The Royal Navy was not then, nor has been until comparatively recently, amenable to rapid, radical change. Nelson's tars messed below decks in small groups between a pair of broadside guns, slept in hammocks and drew raw victuals for their meals. A hundred and fifty years on, junior ratings, except in shore establishments and the larger warships, lived in "broadside" messes, slung hammocks and were issued with raw provisions which they prepared themselves for cooking in the ship's galley.

This single fact illustrates better than any other the extraordinary conservatism, or hide-boundedness, of the Royal Navy in the mid-20th century. Other aspects of lower-deck life were commensurate with the messing arrangements. The archaic discipline, rigorously applied by naval officers who were still godlike beings apart; captains who "cleared lower deck" to read to ranks of bareheaded sailors the Articles of War, in which no fewer than 22 offences specified therein were followed by the awesome formula: ". . . shall suffer death, or such other punishment as is hereinafter mentioned". Of course, for most of those crimes the supreme penalty would not, could not, be exacted by this date, but they were chilling words and meant to be so. This archaic rigmarole was continued with because, like so much about the Navy, it was the tradition.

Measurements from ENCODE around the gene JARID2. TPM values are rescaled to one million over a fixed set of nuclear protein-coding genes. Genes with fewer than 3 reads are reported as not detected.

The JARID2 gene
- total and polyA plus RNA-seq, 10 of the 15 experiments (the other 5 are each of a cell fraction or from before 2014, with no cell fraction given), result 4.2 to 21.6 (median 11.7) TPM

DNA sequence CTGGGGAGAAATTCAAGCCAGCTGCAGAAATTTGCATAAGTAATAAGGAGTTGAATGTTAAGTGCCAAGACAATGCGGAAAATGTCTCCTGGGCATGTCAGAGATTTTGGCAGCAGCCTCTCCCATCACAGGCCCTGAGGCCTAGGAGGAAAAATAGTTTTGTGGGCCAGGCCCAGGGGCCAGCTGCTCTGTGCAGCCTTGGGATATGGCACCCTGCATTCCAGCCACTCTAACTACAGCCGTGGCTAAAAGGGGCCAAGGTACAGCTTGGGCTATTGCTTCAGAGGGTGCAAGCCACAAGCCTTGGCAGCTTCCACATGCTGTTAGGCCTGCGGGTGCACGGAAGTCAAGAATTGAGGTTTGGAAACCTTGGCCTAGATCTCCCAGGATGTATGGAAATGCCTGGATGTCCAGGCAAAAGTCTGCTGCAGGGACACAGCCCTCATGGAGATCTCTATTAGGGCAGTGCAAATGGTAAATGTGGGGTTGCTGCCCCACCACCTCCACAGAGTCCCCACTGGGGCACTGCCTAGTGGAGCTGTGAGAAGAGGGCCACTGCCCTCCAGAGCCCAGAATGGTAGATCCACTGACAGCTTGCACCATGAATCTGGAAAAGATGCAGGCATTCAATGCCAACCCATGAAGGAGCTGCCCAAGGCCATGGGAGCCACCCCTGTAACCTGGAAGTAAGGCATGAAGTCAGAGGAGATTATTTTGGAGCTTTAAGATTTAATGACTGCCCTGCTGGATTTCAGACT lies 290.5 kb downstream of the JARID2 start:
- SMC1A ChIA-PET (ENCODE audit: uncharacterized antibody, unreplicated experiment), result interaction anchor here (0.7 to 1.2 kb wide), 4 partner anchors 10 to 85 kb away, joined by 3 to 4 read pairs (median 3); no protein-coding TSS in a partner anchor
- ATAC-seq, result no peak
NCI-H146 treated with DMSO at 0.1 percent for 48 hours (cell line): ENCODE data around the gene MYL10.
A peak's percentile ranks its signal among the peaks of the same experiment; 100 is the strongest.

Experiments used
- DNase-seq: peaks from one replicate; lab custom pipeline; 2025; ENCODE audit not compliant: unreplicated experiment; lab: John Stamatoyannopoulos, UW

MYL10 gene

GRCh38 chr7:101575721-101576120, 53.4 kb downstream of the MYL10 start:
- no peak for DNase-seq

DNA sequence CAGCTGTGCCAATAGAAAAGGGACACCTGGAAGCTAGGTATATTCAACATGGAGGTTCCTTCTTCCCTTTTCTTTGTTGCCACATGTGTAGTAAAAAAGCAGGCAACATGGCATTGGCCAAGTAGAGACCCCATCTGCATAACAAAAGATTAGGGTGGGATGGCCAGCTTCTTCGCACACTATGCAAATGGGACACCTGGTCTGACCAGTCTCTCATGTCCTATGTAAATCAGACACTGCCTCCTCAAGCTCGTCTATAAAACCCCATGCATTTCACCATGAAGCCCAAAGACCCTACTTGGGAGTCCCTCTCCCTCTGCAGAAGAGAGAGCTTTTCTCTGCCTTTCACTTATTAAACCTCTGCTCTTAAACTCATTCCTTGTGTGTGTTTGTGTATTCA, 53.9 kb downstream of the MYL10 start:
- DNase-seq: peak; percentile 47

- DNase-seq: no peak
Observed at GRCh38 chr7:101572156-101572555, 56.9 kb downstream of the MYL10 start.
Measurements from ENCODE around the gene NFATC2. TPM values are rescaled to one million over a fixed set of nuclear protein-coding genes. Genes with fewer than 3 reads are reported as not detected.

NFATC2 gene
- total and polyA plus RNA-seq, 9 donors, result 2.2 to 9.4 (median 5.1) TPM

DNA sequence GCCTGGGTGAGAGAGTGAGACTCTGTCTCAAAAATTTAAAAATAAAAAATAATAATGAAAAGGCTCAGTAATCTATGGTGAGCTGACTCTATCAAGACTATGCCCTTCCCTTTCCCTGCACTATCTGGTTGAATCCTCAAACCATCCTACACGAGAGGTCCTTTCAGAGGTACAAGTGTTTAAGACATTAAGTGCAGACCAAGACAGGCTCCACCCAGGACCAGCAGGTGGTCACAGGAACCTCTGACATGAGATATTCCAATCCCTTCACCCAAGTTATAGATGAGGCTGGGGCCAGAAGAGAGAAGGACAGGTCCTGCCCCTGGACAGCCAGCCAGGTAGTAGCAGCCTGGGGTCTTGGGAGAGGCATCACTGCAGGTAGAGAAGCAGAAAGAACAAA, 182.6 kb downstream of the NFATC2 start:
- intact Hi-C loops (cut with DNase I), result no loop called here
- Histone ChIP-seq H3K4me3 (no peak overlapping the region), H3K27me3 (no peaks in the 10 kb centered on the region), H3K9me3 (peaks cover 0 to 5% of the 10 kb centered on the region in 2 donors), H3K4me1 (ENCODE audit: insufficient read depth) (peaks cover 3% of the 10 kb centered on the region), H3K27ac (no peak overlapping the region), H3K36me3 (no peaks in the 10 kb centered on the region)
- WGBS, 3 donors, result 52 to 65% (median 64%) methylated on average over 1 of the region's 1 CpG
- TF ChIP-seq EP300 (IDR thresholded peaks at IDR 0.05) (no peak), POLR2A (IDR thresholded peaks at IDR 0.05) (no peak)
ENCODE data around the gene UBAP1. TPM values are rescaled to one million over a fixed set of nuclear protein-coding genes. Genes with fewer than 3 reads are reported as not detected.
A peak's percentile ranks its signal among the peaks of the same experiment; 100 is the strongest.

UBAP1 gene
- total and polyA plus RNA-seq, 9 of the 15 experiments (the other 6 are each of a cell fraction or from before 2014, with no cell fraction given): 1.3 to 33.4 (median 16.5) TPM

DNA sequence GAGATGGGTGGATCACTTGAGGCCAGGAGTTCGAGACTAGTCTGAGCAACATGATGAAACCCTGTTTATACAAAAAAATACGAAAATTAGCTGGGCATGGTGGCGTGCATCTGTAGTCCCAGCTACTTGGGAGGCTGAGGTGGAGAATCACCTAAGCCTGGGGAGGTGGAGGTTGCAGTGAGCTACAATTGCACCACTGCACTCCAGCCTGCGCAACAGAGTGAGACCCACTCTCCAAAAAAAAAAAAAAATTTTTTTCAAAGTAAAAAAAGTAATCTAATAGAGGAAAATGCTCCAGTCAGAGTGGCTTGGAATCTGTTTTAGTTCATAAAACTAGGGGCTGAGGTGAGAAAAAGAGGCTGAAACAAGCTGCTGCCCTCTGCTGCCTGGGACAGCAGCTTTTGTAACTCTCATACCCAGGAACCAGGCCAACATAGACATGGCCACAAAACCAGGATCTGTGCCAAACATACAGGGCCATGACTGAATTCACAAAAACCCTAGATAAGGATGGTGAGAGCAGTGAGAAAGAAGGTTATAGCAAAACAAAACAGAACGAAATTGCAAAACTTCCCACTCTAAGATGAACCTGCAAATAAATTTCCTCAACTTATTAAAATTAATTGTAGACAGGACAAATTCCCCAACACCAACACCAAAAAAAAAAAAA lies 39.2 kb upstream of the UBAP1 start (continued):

In fairness, there were many things the Admiralty would have changed had it the resources to do so in post-war Britain's dire economic circumstances, and as those circumstances slowly improved modernisation was gradually introduced, too gradually for some.

David Phillipson is the author of `Roll on the Rodney! - life on the lower deck of Royal Navy warships after the Second World War' (Sutton Publishing, pounds 16.99)

PROMOTED VIDEO
Have you tried new the Independent Digital Edition apps?
Arts and Entertainment
Carrie Mathison returns to the field in the fourth season of Showtime's Homeland

TV
Arts and Entertainment
Crowds soak up the atmosphere at Latitude Festival

music
Arts and Entertainment